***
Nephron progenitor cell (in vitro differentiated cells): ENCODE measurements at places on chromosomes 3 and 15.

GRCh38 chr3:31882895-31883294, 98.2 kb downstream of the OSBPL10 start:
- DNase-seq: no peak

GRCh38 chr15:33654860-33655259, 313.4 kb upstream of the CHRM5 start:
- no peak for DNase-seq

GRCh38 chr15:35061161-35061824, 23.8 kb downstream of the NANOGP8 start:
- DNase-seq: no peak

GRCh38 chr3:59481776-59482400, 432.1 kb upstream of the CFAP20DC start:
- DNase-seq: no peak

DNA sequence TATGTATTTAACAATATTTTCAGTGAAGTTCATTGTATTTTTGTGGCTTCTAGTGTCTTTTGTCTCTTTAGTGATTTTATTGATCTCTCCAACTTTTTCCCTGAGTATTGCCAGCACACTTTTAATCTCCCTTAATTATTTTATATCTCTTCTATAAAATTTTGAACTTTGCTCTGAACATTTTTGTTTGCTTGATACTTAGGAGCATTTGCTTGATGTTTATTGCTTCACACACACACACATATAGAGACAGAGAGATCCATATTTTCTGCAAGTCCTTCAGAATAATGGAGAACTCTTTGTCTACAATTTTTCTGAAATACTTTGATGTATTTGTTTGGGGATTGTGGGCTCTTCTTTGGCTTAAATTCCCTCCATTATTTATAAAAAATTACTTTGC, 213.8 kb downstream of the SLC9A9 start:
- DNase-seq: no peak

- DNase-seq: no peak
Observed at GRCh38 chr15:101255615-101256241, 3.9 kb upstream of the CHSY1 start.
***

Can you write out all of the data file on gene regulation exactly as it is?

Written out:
Nephron progenitor cell (in vitro differentiated cells): ENCODE measurements at places on chromosomes 3 and 15.

GRCh38 chr3:31882895-31883294, 98.2 kb downstream of the OSBPL10 start:
- DNase-seq: no peak

GRCh38 chr15:33654860-33655259, 313.4 kb upstream of the CHRM5 start:
- no peak for DNase-seq

GRCh38 chr15:35061161-35061824, 23.8 kb downstream of the NANOGP8 start:
- DNase-seq: no peak

GRCh38 chr3:59481776-59482400, 432.1 kb upstream of the CFAP20DC start:
- DNase-seq: no peak

DNA sequence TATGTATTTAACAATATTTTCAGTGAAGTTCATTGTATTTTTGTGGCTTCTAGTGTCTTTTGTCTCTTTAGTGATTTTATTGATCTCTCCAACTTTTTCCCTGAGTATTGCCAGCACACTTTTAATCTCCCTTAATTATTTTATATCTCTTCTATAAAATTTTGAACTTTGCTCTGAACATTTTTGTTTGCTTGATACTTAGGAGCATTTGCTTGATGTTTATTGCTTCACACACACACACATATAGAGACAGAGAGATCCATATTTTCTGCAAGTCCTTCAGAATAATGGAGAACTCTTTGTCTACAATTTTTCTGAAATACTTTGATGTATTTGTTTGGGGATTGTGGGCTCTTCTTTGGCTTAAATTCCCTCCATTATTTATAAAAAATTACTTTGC, 213.8 kb downstream of the SLC9A9 start:
- DNase-seq: no peak

- DNase-seq: no peak
Observed at GRCh38 chr15:101255615-101256241, 3.9 kb upstream of the CHSY1 start.